By Cathy Elliott
Cathy Elliott
Cathy Elliott
Kentucky Speedway must have felt positively Dickensian on July 9, because in many ways, it truly was both the best of times and the worst of times. 

The excitement and spectacle of the track’s inaugural NASCAR Sprint Cup Series race was tempered somewhat by issues on a different type of driving surface. Traffic delays prevented some of the more than 100,000 ticket-buying fans from seeing the beginning of the race; missing the start of the start, you might say. 

In another bumpy start, the first time I met the late Jim Hunter, former vice president of corporate communications for NASCAR, things didn’t go too well. 

I was working at the local newspaper at the time, and was new to both the town of Darlington and to NASCAR in general. After attending a race, I was forced one way by the South Carolina Highway Patrol when I wanted to go another, literally got lost in my own backyard, and completed the 14-mile trip home in just under two hours.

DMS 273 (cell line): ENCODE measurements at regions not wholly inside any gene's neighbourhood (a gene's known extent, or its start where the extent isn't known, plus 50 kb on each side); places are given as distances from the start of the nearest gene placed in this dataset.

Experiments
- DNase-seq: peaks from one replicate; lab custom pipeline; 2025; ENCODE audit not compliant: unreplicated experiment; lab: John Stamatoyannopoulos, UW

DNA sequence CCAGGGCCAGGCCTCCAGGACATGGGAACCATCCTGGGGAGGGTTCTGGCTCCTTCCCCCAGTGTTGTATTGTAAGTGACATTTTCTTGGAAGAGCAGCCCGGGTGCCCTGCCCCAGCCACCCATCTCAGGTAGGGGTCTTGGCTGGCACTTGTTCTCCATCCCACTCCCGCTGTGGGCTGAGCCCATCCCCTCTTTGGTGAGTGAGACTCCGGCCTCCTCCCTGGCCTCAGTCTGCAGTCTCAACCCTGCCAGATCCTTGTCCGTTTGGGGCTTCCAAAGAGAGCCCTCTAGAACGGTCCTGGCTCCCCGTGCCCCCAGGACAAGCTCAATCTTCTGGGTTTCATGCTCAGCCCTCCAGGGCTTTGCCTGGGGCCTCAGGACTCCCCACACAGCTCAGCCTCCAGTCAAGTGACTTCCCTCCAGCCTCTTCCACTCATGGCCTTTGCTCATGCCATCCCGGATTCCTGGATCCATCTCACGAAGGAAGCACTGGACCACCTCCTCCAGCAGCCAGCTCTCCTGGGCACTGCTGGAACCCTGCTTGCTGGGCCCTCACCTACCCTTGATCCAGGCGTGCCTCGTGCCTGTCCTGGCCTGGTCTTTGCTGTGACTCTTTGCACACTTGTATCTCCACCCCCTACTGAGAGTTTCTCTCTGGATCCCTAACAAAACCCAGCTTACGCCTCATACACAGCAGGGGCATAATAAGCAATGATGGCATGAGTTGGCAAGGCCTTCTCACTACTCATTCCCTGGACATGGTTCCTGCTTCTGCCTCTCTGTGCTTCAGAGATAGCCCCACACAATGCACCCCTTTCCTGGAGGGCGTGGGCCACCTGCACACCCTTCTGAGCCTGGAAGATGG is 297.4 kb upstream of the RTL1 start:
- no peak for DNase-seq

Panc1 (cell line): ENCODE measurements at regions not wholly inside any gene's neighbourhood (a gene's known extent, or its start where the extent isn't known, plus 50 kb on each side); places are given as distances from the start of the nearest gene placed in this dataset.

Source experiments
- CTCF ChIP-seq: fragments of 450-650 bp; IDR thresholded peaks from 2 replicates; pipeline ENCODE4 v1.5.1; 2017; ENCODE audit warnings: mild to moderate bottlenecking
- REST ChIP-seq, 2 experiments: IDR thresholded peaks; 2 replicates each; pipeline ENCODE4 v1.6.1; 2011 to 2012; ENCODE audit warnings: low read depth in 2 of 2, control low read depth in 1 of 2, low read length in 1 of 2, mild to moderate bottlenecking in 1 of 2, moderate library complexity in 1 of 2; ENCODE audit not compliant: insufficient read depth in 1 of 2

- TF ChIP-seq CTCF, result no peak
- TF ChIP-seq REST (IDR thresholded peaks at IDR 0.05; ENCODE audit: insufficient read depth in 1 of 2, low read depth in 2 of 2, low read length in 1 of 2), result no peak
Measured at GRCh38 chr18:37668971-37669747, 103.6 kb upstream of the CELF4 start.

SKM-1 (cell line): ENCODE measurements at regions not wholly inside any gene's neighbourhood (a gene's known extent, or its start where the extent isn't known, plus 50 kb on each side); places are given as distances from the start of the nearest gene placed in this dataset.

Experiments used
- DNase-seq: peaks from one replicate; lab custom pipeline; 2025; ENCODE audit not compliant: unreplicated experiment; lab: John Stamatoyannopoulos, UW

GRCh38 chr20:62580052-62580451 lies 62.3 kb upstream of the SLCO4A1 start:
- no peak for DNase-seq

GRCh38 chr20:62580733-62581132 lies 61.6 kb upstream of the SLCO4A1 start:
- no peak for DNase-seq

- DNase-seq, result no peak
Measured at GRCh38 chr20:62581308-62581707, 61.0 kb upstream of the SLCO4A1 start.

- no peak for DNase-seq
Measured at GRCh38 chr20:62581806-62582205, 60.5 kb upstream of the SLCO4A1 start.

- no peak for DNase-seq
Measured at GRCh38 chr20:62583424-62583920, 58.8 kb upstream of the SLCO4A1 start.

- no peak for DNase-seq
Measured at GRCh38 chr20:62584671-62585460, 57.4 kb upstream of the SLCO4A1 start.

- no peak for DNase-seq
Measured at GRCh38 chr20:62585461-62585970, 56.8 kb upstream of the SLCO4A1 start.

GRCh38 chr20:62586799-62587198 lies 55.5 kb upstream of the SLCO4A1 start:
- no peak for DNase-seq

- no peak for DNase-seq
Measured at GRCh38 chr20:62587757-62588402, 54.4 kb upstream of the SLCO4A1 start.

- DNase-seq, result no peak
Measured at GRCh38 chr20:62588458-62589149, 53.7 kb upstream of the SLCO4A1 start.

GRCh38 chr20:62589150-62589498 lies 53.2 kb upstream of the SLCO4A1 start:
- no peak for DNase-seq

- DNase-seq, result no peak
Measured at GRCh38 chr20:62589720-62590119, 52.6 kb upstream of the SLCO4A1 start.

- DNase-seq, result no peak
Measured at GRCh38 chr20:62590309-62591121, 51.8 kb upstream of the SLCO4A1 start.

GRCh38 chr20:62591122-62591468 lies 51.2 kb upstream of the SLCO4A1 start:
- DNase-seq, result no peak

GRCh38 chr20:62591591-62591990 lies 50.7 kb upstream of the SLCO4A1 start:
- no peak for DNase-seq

More than a little irritated, I decided the best way to handle this might be to rip both the track and the SCHP on the editorial page; the term “buzz-cut Neanderthals” may have been used. Hunter, who was president of Darlington Raceway at the time, in turn decided the best way for him to handle things was to invite me to come out to his office for a little chat. 

Clearly enough even for someone who considers math a four-letter word, he explained the difficulty of things like two-lane roads divided by tens of thousands of fans, and the multiple challenges this equation presented to the speedway and the overworked state troopers, who literally worked night and day to move fans in out of the races both quickly and safely. 

Basically, he advised this then-young lady to watch her mouth because, “One day, you just might be looking at this from the other side.” I told him I got the point; it was all just a matter of perspective. “No,” he said. “It’s a matter of respect.”